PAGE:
A pair of protest groups descended on the convention center Friday morning, April 11, to picket outside a medical convention, only to find that their target, former secretary of state and likely presidential candidate Hillary Clinton, was a no-show at the event after dodging a shoe thrown at her during a speech yesterday.
"Hillary canceled because she found out we were coming," explained Lynette Williams, who represents the Difference Matters, a group formed in February after word broke that Clinton was scheduled to speak in San Diego. Describing themselves as "a non-partisan, non-political group" online, the protesters are focused on a single issue — forcing Clinton to admit to conspiring in a plot to hide the truth about the 2012 assault on the U.S. consulate in Benghazi that left four Americans dead.
Williams held a sign reading "What if it had been Chelsea?" while marching along with a group of about 30 others outside the convention-center entrance. A man in an older pickup plastered with bumper stickers denouncing the Obama administration towed a large billboard in a circle around the downtown area; the sign linked Clinton to the death of the men.
The mother of Sean Smith, one of the four who died in Benghazi, is active in the group, though health issues prevented her from attending the protest, Williams said.
Meanwhile, across the street, another group rallied in support of a government-funded universal health-care system to replace the increasingly unpopular Affordable Care Act, known by many as Obamacare.
Drive for Universal Healthcare picketers brought their own music — folksy tunes with lyrics including the oft-repeated refrain "Medicare for all!" flowed from a public address system and echoed off the glass-walled convention center across Harbor Drive. Demonstrators said their rally kicks off a weekend of activities promoting a "single payer" model, which includes two UCSD screenings of The Healthcare Movie, a documentary that examines and critiques the diverging paths the U.S. and Canada took when developing health models in the mid-20th Century.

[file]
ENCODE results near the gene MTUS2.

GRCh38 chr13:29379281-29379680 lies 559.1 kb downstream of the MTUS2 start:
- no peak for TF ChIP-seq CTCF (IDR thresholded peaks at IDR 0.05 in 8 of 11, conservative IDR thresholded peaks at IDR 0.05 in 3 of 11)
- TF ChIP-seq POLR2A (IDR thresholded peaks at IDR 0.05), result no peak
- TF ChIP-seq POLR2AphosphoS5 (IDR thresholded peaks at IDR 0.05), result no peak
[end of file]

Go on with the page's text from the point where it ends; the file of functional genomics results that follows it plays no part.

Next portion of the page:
"When we first came to the U.S. in 1992, Hillary was trying to get national health care; we were hearing people say things about Canada that were completely different from our experiences living there," said Laurie Simons, who produced the film with her husband Terry Sterrenberg and was attending the morning rally.
"In 2009, when the Affordable Care Act came around, we started hearing some of the same things," Simons continued, explaining her motivation to develop the film, which was first released in 2011 but is experiencing a resurgence due to the act's "individual mandate" being implemented this year. "We wanted Americans to get a view on what it's like in Canada, which is not what the propaganda campaigns have suggested.
"[One of the Benghazi protesters] just told me there are Canadians pouring across the border to get treatment [in Canada], and that's simply not true. Further, the idea that the government interferes in how doctors practice is completely false…you might have to wait for knee surgery, yes — but Canadians don't mind waiting if there's someone else with cancer that needs treatment right now."